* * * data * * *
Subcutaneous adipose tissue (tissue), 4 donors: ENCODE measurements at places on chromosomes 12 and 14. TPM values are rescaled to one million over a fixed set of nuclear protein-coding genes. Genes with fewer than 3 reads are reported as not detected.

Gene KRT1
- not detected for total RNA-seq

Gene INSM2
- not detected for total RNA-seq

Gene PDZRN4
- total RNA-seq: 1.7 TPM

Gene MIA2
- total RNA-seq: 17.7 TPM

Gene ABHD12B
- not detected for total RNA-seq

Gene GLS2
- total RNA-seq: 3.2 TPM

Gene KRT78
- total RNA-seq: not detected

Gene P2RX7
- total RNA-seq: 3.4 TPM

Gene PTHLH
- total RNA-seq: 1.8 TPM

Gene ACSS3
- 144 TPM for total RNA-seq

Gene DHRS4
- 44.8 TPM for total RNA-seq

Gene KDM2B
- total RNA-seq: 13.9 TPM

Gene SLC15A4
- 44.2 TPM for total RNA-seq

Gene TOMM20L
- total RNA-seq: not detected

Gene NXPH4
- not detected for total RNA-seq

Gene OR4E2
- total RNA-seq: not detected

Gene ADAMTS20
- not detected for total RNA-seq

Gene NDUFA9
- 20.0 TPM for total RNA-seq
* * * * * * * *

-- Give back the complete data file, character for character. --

Subcutaneous adipose tissue (tissue), 4 donors: ENCODE measurements at places on chromosomes 12 and 14. TPM values are rescaled to one million over a fixed set of nuclear protein-coding genes. Genes with fewer than 3 reads are reported as not detected.

Gene KRT1
- not detected for total RNA-seq

Gene INSM2
- not detected for total RNA-seq

Gene PDZRN4
- total RNA-seq: 1.7 TPM

Gene MIA2
- total RNA-seq: 17.7 TPM

Gene ABHD12B
- not detected for total RNA-seq

Gene GLS2
- total RNA-seq: 3.2 TPM

Gene KRT78
- total RNA-seq: not detected

Gene P2RX7
- total RNA-seq: 3.4 TPM

Gene PTHLH
- total RNA-seq: 1.8 TPM

Gene ACSS3
- 144 TPM for total RNA-seq

Gene DHRS4
- 44.8 TPM for total RNA-seq

Gene KDM2B
- total RNA-seq: 13.9 TPM

Gene SLC15A4
- 44.2 TPM for total RNA-seq

Gene TOMM20L
- total RNA-seq: not detected

Gene NXPH4
- not detected for total RNA-seq

Gene OR4E2
- total RNA-seq: not detected

Gene ADAMTS20
- not detected for total RNA-seq

Gene NDUFA9
- 20.0 TPM for total RNA-seq